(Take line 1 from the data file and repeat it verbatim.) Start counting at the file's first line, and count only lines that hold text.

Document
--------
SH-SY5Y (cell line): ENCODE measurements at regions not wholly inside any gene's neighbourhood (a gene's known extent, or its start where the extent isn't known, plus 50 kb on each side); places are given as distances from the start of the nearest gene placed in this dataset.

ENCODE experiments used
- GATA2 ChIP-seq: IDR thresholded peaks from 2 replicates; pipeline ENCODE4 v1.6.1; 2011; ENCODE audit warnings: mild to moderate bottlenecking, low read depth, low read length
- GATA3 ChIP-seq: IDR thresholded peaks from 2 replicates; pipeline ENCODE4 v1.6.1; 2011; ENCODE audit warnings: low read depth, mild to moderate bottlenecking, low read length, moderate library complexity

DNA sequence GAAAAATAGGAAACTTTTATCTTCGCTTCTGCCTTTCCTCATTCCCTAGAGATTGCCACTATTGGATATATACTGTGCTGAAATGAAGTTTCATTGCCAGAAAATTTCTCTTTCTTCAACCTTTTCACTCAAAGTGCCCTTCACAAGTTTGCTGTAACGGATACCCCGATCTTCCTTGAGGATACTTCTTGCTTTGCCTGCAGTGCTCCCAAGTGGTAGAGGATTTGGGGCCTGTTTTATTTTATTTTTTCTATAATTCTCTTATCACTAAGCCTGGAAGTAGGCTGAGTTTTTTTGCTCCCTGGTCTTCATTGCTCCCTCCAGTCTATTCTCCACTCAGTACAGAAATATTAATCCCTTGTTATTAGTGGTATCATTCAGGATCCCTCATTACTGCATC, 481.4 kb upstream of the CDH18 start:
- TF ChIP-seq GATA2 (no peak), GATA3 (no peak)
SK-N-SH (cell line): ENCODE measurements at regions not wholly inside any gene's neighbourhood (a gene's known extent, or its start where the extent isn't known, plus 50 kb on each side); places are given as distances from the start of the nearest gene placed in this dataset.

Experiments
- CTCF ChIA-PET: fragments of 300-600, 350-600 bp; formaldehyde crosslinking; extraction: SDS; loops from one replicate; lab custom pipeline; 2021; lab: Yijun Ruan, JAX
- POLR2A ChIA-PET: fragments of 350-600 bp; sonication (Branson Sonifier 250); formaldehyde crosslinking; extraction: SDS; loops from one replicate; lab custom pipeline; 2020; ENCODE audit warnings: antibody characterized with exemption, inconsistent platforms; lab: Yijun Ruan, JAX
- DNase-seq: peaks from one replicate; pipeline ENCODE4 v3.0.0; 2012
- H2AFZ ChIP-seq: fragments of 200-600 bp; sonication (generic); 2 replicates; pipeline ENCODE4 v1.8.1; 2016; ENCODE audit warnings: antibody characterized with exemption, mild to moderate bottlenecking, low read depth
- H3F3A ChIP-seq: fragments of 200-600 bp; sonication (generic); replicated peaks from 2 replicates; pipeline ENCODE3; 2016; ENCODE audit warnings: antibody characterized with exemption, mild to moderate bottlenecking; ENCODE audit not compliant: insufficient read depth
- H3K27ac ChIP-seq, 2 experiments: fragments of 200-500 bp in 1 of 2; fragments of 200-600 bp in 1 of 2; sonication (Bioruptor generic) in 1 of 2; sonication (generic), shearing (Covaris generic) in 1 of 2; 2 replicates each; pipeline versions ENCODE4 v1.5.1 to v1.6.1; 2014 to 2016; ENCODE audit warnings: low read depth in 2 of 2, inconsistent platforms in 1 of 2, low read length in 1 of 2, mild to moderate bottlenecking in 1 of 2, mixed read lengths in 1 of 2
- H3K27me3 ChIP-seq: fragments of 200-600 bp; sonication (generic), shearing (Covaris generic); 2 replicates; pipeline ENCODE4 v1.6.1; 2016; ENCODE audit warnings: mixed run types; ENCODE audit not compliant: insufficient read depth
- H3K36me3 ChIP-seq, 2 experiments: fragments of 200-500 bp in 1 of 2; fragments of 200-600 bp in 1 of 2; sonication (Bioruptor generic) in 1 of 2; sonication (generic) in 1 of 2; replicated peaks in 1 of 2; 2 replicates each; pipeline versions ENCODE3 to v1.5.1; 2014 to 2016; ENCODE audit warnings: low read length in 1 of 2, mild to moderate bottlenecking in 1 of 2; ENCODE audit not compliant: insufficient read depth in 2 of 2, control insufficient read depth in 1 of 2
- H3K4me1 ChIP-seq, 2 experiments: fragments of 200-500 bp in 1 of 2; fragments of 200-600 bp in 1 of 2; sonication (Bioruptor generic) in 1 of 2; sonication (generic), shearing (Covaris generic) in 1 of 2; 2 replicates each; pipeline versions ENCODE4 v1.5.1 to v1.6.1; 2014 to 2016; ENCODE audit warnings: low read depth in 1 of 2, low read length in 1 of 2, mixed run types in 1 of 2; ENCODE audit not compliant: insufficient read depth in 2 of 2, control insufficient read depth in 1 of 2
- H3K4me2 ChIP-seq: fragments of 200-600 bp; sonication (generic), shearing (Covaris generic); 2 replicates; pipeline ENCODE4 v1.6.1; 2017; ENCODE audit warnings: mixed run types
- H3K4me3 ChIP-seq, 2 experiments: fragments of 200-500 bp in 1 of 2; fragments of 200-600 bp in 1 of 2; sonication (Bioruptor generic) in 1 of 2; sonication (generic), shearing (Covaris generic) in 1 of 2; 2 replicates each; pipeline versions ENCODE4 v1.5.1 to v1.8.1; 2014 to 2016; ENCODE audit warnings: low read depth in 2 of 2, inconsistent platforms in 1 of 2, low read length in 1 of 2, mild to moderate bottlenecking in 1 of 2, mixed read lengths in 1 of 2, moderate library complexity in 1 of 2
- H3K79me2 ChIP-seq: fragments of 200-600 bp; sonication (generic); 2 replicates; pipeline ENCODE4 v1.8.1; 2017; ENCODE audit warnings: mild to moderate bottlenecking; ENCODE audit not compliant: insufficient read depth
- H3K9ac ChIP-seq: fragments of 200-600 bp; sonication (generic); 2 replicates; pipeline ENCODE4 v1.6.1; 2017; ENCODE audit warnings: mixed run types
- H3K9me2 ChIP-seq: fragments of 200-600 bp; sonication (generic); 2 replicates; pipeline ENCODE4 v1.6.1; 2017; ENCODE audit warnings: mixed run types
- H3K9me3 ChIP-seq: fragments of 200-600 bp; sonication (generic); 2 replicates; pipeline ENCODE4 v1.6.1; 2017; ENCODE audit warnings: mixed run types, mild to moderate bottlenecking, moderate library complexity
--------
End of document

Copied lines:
SH-SY5Y (cell line): ENCODE measurements at regions not wholly inside any gene's neighbourhood (a gene's known extent, or its start where the extent isn't known, plus 50 kb on each side); places are given as distances from the start of the nearest gene placed in this dataset.